The immunization question!
Replies: 25 - Last Post: Sep 16, 2012 8:44 AM Last Post By: vasenka
Sep 7, 2012 11:54 AM
Sep 8, 2012 8:48 PM
16Do some homework on your own...this site being the best...
Sep 9, 2012 8:31 AM
17go_2 @14 - that reminds me of an SDA missionary I met in Solomons who refused to take any sort of chemical medication and relied on biting then swallowing papaya pits (must be cracked in the mouth before swallowing, or so the myth goes; extremely bitter) as a malaria preventative and treatment. He swore by this treatment, claiming he had 'cured' several locals using the same method. Shortly after I came home he was medi-vacced to Australia with cerebral malaria.
Sep 9, 2012 10:27 AM
18Several years ago, there was a very sad case of a young Polish woman traveler on the Africa branch who died of cerebral malaria contracted in West Africa. She acknowledged she did not take the recommended malaria prophylaxis despite advice for what was clearly a malaria endemic area. She wanted some sort of medication-free experience in Africa traveling and living like a local and sadly, she got one.
Sep 9, 2012 1:55 PM
Sep 9, 2012 4:21 PM
Sep 13, 2012 3:30 PM
Sep 13, 2012 4:19 PM
Sep 16, 2012 3:10 AM
Sep 16, 2012 6:51 AM
24One other possibility--
I see you wrote "here in France." When the antimalarial Malarone (atovaquone/proguanil) was first licensed in the EU, experts felt that there was insufficient data on long term use, so it was licensed for only enough pills for a 28-day trip. Since you take it for a week after leaving the malarial area, that's about 5 weeks of use. Other antimalarials are taken for a month after leaving--so a one-month trip would be two months of use.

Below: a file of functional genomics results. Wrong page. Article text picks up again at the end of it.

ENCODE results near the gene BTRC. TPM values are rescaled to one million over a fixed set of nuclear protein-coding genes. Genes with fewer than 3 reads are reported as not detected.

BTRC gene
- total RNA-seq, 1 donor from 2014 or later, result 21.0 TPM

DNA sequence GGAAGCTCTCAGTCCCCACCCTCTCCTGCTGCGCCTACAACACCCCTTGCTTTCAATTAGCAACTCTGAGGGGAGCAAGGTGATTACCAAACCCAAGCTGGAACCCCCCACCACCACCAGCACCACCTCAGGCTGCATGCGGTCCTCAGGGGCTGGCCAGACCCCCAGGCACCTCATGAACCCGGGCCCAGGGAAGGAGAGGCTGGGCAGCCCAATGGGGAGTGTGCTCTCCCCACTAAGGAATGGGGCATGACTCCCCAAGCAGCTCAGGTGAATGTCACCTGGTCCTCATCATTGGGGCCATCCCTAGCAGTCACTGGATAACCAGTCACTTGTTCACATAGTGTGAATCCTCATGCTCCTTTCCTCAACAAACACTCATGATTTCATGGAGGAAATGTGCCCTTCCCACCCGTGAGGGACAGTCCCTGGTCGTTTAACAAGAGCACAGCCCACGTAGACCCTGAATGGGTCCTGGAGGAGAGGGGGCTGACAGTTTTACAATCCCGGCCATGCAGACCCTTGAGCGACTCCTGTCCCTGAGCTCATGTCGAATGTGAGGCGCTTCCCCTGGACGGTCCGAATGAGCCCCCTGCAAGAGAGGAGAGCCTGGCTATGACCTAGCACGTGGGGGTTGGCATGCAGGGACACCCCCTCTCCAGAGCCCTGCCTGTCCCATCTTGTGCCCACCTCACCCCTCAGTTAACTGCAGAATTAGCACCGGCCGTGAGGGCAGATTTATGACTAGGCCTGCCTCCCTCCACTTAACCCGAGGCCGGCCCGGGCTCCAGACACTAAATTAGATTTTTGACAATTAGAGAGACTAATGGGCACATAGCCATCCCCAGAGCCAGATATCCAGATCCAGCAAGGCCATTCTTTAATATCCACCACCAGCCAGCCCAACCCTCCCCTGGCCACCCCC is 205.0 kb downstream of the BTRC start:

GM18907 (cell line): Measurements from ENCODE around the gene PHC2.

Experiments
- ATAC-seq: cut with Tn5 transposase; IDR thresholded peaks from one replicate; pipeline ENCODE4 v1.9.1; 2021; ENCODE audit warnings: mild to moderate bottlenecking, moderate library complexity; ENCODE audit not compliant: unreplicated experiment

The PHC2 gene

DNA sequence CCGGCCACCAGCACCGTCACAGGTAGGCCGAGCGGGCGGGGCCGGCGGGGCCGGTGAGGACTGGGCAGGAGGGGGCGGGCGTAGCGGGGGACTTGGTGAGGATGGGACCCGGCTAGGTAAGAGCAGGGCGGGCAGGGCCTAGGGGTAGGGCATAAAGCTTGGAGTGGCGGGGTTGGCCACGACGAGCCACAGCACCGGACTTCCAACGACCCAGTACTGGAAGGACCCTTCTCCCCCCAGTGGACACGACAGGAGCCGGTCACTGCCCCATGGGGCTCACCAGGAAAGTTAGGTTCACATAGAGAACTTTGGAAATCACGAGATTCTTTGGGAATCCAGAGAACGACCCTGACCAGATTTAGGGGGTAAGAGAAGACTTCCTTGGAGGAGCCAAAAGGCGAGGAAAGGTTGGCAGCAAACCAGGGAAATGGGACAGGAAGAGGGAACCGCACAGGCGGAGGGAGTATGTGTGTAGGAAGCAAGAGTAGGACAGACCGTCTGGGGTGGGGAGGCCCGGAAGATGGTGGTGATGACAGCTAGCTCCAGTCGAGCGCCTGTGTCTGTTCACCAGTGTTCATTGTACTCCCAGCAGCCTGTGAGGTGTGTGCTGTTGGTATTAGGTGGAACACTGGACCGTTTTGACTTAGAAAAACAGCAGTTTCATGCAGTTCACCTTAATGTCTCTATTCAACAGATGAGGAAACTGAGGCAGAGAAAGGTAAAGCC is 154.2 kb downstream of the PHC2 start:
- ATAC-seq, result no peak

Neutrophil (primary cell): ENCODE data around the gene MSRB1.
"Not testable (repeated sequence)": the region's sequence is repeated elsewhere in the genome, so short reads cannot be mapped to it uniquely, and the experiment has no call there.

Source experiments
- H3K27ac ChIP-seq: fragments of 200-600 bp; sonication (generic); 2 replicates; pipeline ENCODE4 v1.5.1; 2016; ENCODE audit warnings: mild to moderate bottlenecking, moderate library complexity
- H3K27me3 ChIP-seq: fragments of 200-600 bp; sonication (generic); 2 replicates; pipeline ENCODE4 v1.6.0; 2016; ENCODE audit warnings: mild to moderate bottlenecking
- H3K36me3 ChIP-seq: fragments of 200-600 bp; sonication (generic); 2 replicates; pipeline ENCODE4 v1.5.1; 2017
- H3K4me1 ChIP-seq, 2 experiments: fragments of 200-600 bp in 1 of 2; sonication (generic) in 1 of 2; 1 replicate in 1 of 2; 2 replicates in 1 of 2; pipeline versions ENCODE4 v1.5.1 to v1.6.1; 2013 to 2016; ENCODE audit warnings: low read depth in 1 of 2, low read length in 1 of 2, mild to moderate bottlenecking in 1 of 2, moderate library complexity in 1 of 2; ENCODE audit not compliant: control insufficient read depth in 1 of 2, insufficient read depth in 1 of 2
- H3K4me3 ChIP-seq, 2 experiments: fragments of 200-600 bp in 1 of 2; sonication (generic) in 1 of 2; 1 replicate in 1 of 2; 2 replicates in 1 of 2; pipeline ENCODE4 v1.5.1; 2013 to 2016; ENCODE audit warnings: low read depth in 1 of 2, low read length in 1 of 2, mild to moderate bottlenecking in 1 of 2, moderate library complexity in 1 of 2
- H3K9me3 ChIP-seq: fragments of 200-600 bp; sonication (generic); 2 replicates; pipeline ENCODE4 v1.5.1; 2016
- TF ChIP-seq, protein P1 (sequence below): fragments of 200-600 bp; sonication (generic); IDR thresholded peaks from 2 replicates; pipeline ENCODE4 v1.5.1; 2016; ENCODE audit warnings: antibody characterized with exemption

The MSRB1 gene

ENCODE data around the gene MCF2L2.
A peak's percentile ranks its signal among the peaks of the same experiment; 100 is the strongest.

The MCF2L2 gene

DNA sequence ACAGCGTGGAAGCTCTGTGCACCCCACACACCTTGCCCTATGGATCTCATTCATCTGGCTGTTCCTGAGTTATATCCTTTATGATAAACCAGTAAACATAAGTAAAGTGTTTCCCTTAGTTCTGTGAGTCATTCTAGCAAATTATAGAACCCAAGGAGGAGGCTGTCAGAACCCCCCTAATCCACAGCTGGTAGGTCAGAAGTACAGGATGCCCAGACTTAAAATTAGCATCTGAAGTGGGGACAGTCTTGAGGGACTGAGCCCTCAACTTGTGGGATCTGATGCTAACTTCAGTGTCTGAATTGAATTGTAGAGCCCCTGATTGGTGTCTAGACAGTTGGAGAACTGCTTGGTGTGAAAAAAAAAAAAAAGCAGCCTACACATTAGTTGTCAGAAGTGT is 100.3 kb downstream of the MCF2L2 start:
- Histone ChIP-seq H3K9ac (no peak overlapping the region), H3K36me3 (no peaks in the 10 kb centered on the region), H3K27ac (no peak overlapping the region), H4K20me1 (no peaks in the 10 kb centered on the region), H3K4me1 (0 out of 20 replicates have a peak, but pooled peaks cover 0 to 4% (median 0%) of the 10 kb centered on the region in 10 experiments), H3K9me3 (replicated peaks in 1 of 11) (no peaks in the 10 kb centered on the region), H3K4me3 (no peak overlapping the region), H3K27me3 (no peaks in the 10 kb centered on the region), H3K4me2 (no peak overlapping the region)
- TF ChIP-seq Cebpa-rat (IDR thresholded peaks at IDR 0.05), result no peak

Experts in other countries reached different conclusions, so the 28-day limit does not apply outside of the EU (at least i haven't found other countries where it is limited.). Malarone is generally unavailable outside of developed countries, although I am seeing more reports of peoel finding it.
Doxycycline can interfere with the function of some oral contraceptives. After about 3 weeks, the body adapts to the doxy and the contraceptives are now effective--as if the person wee not taking the doxy.
Sep 16, 2012 8:44 AM
25I agree with reply #7... but there are travel clinics at major hospitals...
I tolerate vaccines well...no reactions so far...so I think there is nothing to fear...but that is personal to everyone... Error on the side of safety...
The real debate is on anti-Malaria drugs...which can have side effects that can ruin your trip... Can avoidance of mosquitoes be a better choice if you are NOT going into the deep jungle...? Long sleeves and DEET...?
Of course in rural Malarial zones of Africa take the drugs already...but in New Delhi or Madras...?
Also your personal health profile is important...are you prone to get sick...or are you "lucky"...? Hard choices...I'll be making that decision again ...going to South India in November...
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